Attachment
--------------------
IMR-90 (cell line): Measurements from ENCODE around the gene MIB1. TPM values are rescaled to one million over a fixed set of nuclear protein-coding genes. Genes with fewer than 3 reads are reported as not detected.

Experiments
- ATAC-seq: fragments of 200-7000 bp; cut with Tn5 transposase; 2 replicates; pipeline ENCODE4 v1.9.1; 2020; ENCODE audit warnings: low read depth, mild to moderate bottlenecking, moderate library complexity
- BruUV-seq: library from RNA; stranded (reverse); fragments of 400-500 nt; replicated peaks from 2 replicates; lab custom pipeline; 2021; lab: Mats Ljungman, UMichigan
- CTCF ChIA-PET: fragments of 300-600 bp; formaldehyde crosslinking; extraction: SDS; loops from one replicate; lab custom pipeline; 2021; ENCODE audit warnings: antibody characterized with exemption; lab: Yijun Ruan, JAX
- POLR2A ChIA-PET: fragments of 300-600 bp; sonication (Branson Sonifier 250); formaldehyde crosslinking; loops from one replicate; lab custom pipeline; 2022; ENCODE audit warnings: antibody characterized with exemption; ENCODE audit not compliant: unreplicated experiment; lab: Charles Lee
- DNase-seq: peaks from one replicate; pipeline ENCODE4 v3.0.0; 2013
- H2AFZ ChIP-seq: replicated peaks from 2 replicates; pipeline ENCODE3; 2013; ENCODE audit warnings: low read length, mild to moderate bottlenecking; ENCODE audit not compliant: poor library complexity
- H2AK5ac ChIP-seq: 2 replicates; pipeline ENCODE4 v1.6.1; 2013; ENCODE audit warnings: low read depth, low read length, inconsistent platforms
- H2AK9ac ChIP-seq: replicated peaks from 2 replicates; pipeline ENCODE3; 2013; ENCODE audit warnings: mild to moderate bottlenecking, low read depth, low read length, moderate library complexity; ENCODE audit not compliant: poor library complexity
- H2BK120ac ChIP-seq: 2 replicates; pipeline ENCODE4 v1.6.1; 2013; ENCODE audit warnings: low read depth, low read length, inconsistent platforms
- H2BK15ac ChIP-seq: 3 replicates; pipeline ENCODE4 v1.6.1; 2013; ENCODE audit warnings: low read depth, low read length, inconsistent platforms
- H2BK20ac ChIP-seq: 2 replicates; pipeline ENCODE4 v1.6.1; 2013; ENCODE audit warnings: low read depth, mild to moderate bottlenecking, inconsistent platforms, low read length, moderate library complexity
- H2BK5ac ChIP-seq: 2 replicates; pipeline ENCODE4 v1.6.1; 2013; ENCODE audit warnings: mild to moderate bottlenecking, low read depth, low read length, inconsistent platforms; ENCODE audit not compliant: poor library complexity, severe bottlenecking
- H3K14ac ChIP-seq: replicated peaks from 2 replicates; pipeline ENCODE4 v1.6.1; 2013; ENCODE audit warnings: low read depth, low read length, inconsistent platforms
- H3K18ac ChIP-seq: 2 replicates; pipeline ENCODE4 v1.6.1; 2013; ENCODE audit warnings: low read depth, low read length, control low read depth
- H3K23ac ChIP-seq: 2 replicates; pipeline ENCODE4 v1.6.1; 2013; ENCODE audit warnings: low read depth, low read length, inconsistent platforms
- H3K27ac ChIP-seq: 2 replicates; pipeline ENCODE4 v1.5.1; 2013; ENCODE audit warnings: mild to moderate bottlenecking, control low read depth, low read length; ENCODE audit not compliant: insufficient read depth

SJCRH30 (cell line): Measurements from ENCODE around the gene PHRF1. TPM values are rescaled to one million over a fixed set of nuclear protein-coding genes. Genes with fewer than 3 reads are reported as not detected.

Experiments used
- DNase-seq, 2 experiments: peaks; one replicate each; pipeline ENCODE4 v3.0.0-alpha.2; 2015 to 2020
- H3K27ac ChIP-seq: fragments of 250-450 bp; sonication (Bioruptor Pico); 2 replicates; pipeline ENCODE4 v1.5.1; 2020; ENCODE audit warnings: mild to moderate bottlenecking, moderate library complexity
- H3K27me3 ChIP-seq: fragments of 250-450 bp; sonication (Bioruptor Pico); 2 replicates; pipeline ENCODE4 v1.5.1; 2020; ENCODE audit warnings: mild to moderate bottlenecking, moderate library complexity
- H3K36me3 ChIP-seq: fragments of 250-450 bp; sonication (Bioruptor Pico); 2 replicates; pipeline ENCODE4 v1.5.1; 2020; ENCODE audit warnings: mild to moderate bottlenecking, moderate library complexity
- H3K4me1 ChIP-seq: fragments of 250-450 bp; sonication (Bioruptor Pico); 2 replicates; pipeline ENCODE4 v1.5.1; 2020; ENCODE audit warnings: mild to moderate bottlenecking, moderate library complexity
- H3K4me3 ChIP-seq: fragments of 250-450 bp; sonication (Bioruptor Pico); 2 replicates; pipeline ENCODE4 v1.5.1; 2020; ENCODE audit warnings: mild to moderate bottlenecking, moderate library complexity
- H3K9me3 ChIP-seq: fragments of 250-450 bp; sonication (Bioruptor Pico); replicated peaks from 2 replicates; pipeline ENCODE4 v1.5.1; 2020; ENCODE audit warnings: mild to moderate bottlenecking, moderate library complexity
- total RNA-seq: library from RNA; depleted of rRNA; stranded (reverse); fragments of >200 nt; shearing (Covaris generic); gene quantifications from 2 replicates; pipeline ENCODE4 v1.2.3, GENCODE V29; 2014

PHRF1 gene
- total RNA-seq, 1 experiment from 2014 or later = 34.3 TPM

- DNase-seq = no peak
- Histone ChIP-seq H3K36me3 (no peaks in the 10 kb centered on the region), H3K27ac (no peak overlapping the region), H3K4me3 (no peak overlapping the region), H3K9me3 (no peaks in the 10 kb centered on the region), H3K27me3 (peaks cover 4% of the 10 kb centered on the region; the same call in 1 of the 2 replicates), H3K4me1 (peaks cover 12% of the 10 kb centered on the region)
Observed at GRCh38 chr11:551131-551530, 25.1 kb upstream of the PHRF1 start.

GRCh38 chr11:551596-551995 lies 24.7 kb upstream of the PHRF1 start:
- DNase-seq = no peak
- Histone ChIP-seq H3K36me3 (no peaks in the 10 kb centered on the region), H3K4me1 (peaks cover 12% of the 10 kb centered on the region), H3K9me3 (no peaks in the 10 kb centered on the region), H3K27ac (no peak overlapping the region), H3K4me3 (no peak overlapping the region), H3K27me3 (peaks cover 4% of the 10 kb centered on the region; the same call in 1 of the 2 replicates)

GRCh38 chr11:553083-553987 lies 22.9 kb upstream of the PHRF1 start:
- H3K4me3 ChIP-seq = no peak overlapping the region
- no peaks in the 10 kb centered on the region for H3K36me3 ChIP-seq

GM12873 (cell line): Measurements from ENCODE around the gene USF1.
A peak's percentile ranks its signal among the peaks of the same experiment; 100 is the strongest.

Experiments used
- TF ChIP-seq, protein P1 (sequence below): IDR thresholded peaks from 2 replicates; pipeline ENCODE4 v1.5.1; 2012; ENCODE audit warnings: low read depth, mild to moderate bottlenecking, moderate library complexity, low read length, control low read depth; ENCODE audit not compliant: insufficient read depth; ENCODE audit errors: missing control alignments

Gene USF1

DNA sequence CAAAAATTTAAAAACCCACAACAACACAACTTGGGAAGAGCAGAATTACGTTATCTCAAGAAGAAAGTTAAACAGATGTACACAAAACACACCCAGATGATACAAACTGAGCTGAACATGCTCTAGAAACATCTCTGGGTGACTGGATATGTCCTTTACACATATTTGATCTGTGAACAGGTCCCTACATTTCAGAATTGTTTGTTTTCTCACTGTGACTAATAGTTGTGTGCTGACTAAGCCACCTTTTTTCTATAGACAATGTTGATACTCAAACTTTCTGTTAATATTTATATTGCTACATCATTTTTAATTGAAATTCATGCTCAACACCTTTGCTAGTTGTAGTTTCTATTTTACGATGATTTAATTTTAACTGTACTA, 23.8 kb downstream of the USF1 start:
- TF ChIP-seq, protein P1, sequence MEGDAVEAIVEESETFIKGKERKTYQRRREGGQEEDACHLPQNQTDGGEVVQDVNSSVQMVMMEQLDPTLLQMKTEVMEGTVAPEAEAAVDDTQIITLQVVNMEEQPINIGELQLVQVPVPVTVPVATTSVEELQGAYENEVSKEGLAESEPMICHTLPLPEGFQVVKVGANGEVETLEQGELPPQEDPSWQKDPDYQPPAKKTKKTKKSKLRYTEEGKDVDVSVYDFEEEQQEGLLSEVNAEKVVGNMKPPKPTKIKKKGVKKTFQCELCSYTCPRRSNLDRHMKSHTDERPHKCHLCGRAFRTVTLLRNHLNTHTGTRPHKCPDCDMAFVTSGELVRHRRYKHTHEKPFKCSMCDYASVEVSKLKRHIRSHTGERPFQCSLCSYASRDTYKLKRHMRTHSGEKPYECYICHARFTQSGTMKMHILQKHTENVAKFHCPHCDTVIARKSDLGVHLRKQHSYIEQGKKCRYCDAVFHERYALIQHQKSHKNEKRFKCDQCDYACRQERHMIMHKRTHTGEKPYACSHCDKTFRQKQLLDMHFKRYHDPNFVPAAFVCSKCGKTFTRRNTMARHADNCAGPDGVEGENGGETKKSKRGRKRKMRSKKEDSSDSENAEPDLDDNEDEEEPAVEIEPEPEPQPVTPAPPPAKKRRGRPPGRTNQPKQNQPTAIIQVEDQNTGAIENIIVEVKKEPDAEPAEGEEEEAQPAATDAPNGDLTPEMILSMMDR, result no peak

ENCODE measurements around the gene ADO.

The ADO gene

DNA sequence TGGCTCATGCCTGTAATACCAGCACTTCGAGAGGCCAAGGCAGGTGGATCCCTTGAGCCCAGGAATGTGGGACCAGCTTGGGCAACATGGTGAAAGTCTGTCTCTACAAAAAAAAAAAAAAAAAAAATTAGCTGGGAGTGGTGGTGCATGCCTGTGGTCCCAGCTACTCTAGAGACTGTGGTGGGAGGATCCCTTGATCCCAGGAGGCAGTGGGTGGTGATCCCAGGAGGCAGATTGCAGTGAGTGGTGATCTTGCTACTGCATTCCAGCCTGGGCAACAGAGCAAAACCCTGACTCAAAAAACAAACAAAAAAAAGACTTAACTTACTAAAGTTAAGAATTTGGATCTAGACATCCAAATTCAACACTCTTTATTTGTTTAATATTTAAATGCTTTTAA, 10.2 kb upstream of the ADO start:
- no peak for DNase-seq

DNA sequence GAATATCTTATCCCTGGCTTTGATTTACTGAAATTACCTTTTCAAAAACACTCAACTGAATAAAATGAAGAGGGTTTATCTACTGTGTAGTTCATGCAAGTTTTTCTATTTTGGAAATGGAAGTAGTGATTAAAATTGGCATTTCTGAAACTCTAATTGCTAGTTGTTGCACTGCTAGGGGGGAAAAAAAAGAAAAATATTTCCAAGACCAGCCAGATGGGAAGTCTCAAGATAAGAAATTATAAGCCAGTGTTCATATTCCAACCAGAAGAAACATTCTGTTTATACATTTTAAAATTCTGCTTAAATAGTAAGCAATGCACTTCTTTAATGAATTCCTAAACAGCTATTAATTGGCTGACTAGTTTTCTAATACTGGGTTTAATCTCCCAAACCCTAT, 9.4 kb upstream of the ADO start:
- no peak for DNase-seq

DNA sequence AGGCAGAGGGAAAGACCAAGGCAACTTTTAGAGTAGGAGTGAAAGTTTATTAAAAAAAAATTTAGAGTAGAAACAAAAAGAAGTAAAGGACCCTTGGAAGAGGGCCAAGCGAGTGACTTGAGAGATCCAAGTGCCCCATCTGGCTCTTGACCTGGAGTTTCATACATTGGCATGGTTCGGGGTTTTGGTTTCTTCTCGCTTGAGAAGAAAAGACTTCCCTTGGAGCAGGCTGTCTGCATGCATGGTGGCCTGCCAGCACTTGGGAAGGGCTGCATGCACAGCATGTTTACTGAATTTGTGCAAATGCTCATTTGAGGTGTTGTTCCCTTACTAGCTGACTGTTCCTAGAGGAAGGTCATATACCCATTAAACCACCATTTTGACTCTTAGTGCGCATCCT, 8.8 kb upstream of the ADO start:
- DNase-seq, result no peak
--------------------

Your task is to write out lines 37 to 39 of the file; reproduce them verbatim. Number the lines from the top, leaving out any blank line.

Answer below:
GRCh38 chr11:553083-553987 lies 22.9 kb upstream of the PHRF1 start:
- H3K4me3 ChIP-seq = no peak overlapping the region
- no peaks in the 10 kb centered on the region for H3K36me3 ChIP-seq